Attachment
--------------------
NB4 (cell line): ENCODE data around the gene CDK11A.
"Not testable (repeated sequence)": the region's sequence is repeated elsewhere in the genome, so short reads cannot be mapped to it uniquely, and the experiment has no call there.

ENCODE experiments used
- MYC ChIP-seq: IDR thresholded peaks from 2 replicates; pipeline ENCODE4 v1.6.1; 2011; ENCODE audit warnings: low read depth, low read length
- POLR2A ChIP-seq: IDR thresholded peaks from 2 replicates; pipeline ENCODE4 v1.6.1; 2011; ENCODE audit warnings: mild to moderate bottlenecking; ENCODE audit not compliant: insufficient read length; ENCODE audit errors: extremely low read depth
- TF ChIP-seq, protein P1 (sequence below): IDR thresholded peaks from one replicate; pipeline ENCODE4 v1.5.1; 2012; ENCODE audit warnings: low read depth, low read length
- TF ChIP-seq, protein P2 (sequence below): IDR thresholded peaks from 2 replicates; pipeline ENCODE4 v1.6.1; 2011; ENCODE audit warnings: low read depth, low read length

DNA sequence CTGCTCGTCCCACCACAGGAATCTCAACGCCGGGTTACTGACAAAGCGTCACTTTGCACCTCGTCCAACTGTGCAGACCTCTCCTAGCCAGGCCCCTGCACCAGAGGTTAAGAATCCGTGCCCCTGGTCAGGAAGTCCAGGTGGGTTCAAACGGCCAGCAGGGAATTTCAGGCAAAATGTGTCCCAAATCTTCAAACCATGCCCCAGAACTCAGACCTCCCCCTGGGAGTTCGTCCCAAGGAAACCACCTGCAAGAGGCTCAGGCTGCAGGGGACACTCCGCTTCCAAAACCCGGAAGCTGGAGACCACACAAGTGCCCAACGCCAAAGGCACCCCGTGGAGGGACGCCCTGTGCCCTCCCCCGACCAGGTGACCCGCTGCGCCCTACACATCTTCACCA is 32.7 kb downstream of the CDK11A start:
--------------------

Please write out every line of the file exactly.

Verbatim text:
NB4 (cell line): ENCODE data around the gene CDK11A.
"Not testable (repeated sequence)": the region's sequence is repeated elsewhere in the genome, so short reads cannot be mapped to it uniquely, and the experiment has no call there.

ENCODE experiments used
- MYC ChIP-seq: IDR thresholded peaks from 2 replicates; pipeline ENCODE4 v1.6.1; 2011; ENCODE audit warnings: low read depth, low read length
- POLR2A ChIP-seq: IDR thresholded peaks from 2 replicates; pipeline ENCODE4 v1.6.1; 2011; ENCODE audit warnings: mild to moderate bottlenecking; ENCODE audit not compliant: insufficient read length; ENCODE audit errors: extremely low read depth
- TF ChIP-seq, protein P1 (sequence below): IDR thresholded peaks from one replicate; pipeline ENCODE4 v1.5.1; 2012; ENCODE audit warnings: low read depth, low read length
- TF ChIP-seq, protein P2 (sequence below): IDR thresholded peaks from 2 replicates; pipeline ENCODE4 v1.6.1; 2011; ENCODE audit warnings: low read depth, low read length

DNA sequence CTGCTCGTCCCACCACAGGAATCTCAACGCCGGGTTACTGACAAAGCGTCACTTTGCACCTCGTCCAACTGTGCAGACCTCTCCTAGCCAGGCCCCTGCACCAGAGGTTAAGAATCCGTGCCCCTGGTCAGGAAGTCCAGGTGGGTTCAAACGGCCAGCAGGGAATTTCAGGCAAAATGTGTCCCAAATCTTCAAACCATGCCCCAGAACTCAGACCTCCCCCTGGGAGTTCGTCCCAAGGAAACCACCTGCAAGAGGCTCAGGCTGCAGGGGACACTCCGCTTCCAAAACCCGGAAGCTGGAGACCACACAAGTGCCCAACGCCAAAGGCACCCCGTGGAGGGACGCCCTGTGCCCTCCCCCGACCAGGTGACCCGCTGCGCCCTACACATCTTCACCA is 32.7 kb downstream of the CDK11A start: